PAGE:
The Dangerous Decline of U.S. Diplomacy
The dynamics of contemporary American partisanship are corrosive to diplomacy. Gone are the days of broad bipartisan foreign policy consensus and consistency. Can this trend be reversed?
U.S. diplomatic effectiveness is in decline. While progressives praise multi-polarity and the role of international organizations, the flip side of both is erosion in Washington’s influence. The dynamics of contemporary American partisanship are also corrosive to diplomacy. Gone are the days of broad bipartisan foreign policy consensus and consistency. In recent years, both Presidents Barack Obama and Donald Trump appeared motivated more by a desire to do the opposite of their predecessors than any broader strategic logic. Entire countries—Israel, Saudi Arabia, the United Arab Emirates, Egypt, Cuba, Russia, and Ukraine—have become political footballs. Many professional diplomats, meanwhile, suggest the problems afflicting American diplomacy are compounded by an under-resourced State Department. Certainly, it is possible the State Department could do more with a larger budget, but it would be a mistake to equate resources with effectiveness. Jake Sullivan and Daniel Benaim, two of former Vice President Joe Biden’s top foreign policy advisors, further argue that, in the Middle East at least, “Diplomacy could succeed where military force has failed.” Such sentiments may be rhetorically satisfying, but they are an intellectual strawman. Diplomacy may be a valuable tool, but it is not a panacea, nor are diplomacy and military strategies mutually exclusive.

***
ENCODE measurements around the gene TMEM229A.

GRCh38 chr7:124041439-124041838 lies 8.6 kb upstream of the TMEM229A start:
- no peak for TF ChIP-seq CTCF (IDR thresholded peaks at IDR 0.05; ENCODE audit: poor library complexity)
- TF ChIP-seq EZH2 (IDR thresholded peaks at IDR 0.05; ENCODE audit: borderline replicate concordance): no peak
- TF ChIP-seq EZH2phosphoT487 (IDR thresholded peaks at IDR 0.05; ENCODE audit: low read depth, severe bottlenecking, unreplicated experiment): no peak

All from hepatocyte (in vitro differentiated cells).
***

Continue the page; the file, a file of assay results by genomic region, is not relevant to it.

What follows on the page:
When the president or secretary of state travels, that person always brings a coterie of aides and even more journalists. Consider the Daily Telegraph’s description of President George W. Bush’s entourage on a 2003 trip to London:
Mr. Bush will be accompanied by a retinue consisting of 250 members of the Secret Service, 150 advisers from the National Security Department, 200 representatives of other government departments and 50 political aides. There will also be approximately 100 journalists travelling with him. There are also his personal chef, personal assistants, four cooks, medics and the presidential 15-strong sniffer dog team.